The Republican Convention of 1880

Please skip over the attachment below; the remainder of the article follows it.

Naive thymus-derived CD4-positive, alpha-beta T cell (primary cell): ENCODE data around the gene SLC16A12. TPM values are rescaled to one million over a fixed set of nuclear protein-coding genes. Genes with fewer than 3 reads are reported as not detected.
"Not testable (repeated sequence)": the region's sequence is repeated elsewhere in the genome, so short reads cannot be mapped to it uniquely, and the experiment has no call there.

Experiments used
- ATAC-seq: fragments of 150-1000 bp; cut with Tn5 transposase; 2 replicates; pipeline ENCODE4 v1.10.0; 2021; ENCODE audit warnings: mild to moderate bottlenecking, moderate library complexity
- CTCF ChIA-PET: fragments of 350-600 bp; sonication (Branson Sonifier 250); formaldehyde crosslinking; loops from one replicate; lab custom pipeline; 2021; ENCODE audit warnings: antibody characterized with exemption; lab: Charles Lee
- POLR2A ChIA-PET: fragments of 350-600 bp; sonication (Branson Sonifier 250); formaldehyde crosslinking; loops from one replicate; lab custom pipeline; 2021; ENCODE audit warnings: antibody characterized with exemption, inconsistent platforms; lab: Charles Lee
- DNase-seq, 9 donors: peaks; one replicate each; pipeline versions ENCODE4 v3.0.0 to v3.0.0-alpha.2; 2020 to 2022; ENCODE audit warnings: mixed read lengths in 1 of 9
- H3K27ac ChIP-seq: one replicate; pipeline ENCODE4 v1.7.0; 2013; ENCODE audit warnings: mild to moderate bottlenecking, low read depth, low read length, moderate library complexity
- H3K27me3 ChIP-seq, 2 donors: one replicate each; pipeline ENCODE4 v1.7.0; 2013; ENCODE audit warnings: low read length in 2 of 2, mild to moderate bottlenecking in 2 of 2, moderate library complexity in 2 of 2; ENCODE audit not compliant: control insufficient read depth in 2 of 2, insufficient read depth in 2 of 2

In ages past, national political conventions lay at the heart of how American political parties selected candidates.  This made for strange and fascinating stories, such as the tale of the Republican convention of 1880 when the delegates met in gilded age Chicago and cast their ballots 36 times before finally settling on a presidential candidate, James Garfield, who wasn’t even running for the presidency!  Yet, during the progressive era, the right to select candidates was wrestled out of the hands of shadowy party grandees and handed over to rank-and-file party voters.  In turn, the political conventions stopped being real political contests and became vast kabuki-style infomercials (albeit meaningful ones, where the parties try out new messages and launch the careers of aspirant national leaders).  For viewers at home, the net result of all of this was dreadful tv!  All of the political conventions I watched during the eighties, nineties, aughts, and teens were turgid set-pieces with lots of talking heads shouting soundbites to enormous halls filled with screaming followers.  It makes my head hurt to just think about these things, and I am sure if you start reminiscing about Joe Paterno, “swiftboating,” Gary Hart, Clint Eastwood talking to a chair, the Astros being thrown out of their own stadium (snicker),  Governor Ann Richards, etc…etc…ad nauseum, you too will start to be overcome by despair at the benighted human condition.